Ingredients

  • Brussel sprouts, bottom ends trimmed and any brown or yellow leaves removed, and washed
  • Olive oil
  • Salt & pepper to taste
Directions

1. Preheat the oven to 400.

2. Toss the sprouts with the olive oil, salt, and pepper, and spread them in a single layer on a baking sheet or in a baking dish.

3. Roast for 45-50 minutes, turning them every 15-20 minutes.

4. Eat!

Tuesday, October 23, 2007

Some Organic Matters More Than Others

The NYTimes just published an interesting little article called Five Easy Ways To Go Organic. They suggest being strategic in your choices about which organic products to buy as some have a larger impact on both your health and the health of the planet than others.

They recommend prioritizing the following organic products:

1. Milk (and other dairy products, too, no doubt). Avoid factory farming, chemical farming, hormones, antibiotics and pesticides all in one blow!

2. Potatoes. This one surprised me. Apparently, conventionally-farmed potatoes are one of the most highly pesticide contaminated veggies around. 81% still contained pesticides after being washed and peeled!

3. Peanut butter. More acres are devoted to peanuts than any other fruit or vegetable and 99% of them are conventionally farmed which includes using fungicides to combat mold. I think they included this partly because kids eat so much peanut butter.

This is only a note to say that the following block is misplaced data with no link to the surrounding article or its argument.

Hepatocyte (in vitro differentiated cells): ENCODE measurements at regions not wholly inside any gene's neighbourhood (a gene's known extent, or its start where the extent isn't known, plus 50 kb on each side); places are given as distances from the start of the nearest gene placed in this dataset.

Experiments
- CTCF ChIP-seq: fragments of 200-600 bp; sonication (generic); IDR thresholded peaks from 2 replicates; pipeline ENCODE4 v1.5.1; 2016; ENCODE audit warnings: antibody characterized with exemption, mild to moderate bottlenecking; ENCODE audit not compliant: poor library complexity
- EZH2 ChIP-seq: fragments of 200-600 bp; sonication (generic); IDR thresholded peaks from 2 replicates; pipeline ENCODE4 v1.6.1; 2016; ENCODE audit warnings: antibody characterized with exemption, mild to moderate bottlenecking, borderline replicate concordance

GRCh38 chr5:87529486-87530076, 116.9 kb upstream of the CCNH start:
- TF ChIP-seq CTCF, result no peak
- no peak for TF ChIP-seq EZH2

4. Ketchup. This one seems a bit less important to me as the Times included it partly because it constitutes a vegetable in many American households but if you're reading this blog, chances are you don't consider ketchup a vegetable... However, they did note that organic ketchup has about twice the antioxidant content of conventional ketchup.

5. Apples. As anyone who remembers Alar can tell you, apples have high levels of pesticides compared to many other fruits and veggies. They're also one of the most commonly eaten fruits.

Sunday, October 21, 2007

Eating Well With Diane Hatz

Earlier this week, I had the pleasure of talking with Diane Hatz, Founder and Director of Diane Hatz, photo courtesy of Sustainable TableSustainable Table, the wonderful organization that started the Eat Well Guide , an online consumer directory of sustainably-raised meat and dairy products, and that teamed up with Free Range Studios to create the internet smash-hit, The Meatrix.

Diane is fresh off the bus from her latest adventure, the Eat Well Guided Tour of America . She and her colleagues spent a little over a month traveling across the country in a bio-fueled bus to celebrate local, sustainable food and the people who produce, distribute, and eat it. The tour's theme was "Pie Across America." They stopped in more than 25 towns to visit restaurants, family farms and farmers markets and ate pie in each one of them.

EF: How did you come up with the idea for the tour?

DH: We were having a meeting and I said that I thought there was more happening in sustainable food than people realized. Years ago, I used to roadtrip randomly – no maps, no watches. And I always found that the pies were amazing in the places where we stopped. So I said I thought it’d be great to go across the country promoting sustainable food by eating pie in places all across the country. And my funder happened to be sitting right there and she said, "Okay, we’ll do it!"

I wanted to use pies because I think they’re a metaphor for something bigger -- for family, community, people coming together, sharing. There's nothing more American than apple pie, right?